SNP ministers criticised by watchdog for 'potentially misleading' waiting time statistics

SNP ministers have been criticised by the statistics watchdog for potentially misleading patients by excluding those still awaiting treatment from waiting time figures.

The UK Statistics Authority said the decision to exclude patients who have “not yet been treated” in waiting time figures “could potentially mislead some patients”.

It comes as waiting times in Scotland’s accident and emergency (A&E) departments recorded their worst ever monthly performance on record. Figures for September showed the four-hour waiting time target was missed for more than three out of ten patients.

Hide Ad
Hide Ad

A total of 5,296 patients spent 12 hours or more in A&E – about one in 25 patients (4.2 per cent).

Scottish Labour, who raised the ‘misleading’ issue with the watchdog, said it was time for ministers to “drop the spin and face the music”.

The criticism centres on the NHS Inform dashboard, which provides information on waiting times for treatments. It includes the number of people treated in the previous quarter and their median wait times, but excludes those still waiting for treatment.

In a letter, Sir Robert Chote, chair of the UK Statistics Authority, said: “ However, patients who have not yet been treated, some of whom may have been waiting a long time, are not included in these medians. Therefore the dashboard could potentially mislead some patients about the length of time they may have to wait, particularly if treatment is not classified as urgent.”

Public Health Scotland must now make improvements to the dashboard to fully “reflect the range of waiting times experienced by patients”.

Nicola Sturgeon during First Minster's Questions at the Scottish Parliament in Holyrood. Picture: PA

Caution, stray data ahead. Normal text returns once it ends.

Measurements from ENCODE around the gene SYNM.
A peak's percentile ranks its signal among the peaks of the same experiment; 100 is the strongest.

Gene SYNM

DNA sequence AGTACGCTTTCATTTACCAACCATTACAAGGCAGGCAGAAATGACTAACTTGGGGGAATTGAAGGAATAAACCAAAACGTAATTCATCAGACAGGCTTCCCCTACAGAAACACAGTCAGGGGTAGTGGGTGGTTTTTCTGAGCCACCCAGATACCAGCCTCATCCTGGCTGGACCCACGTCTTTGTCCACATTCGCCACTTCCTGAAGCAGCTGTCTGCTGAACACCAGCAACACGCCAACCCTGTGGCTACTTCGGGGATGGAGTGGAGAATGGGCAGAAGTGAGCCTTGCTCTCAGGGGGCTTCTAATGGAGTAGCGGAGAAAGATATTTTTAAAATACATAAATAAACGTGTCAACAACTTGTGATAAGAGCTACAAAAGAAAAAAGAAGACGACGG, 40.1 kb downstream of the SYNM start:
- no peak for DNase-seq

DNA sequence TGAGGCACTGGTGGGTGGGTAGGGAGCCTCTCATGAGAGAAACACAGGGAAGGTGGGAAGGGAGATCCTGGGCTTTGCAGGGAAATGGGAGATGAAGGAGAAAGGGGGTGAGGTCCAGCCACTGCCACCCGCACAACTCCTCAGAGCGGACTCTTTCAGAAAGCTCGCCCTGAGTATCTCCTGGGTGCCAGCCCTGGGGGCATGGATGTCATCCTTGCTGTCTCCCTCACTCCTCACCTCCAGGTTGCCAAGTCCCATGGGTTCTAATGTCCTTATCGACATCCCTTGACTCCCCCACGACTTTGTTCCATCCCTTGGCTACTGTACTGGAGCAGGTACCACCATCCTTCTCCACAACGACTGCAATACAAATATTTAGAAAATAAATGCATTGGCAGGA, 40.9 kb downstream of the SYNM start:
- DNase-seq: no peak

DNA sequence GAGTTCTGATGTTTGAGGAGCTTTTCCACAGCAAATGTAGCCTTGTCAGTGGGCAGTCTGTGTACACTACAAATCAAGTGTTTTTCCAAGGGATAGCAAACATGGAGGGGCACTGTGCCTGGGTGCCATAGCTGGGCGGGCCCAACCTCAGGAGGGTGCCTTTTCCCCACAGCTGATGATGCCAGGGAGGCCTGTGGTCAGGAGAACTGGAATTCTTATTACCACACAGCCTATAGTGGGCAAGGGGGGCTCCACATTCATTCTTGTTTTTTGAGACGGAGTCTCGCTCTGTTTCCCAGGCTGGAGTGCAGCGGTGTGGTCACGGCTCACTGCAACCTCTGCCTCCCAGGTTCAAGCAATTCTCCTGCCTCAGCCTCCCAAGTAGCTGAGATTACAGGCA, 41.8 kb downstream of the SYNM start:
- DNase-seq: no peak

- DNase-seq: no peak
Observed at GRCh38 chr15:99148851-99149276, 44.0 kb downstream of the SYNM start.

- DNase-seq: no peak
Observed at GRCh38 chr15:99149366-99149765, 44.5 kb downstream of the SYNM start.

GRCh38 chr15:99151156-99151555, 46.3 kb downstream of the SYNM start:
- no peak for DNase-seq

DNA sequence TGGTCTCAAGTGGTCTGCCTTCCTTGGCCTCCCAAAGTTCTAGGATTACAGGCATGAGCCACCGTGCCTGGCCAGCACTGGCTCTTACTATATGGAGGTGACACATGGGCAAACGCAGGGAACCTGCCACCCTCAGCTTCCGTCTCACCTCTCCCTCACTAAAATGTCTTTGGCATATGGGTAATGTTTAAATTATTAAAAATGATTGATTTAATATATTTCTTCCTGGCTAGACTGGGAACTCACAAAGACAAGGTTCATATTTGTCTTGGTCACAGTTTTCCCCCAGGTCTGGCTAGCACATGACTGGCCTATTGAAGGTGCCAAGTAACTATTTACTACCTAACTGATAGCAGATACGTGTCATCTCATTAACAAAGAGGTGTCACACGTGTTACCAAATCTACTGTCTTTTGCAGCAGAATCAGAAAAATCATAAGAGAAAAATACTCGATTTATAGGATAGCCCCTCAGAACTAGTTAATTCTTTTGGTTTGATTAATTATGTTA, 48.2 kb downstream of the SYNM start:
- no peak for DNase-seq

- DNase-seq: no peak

Scottish Labour’s health spokesperson and deputy leader Jackie Baillie accused the SNP of “spin”. “Try as they might to spin the stats, the truth is plain to see – this SNP Government is crashing our NHS,” she said.

“From massaging A&E figures to misrepresenting waiting times, there is nothing that this SNP government will not stoop to in order to hide their failures. The people of Scotland can see that this is a do-nothing health minister who is presiding over chaos in our NHS. It’s time for Humza Yousaf to drop the spin and face the music.”

A Scottish Government spokesperson said: “We have received the letter from the UK Statistics Authority and we will continue to work with Public Health Scotland to review and address the key points raised. We are regularly engaging with users to gather feedback and improve the online site. We will consider what additional metrics can be added as part of that review to ensure we are representing the range of waiting times experienced by patients as some will wait shorter than the median, and some will wait longer.”

Hide Ad
Hide Ad

The latest A&E figures, which cover the seven days to October 23, showed the four-hour target was met for fewer than two thirds (65 per cent) of patients in that period.

The opposition branded the latest data “utterly appalling”, claiming that there is now a “full-blown crisis that requires immediate action” in A&E.

One in ten (10.2 per cent) of patients were there for a minimum of eight hours – a total of 13,506 people.

The Scottish Tories branded the latest data “utterly appalling”, claiming there was now a “full-blown crisis that requires immediate action” in A&E.

The statistics come amid warnings the NHS is facing a challenging winter, with health secretary Humza Yousaf conceding: “Our performance is not where I want it to be.”

But Scottish Conservative health spokesman Dr Sandesh Gulhane blasted: “Under Humza Yousaf’s chronic mismanagement, A&E monthly waiting times were the worst on record in September – so winter scarcely bears thinking about.”

Want to hear more from The Scotsman's politics team? Check out the latest episode of our political podcast, The Steamie.

Hide Ad
Hide Ad

It's available wherever you get your podcasts, including Apple Podcasts and Spotify.



Want to join the conversation? Please or to comment on this article.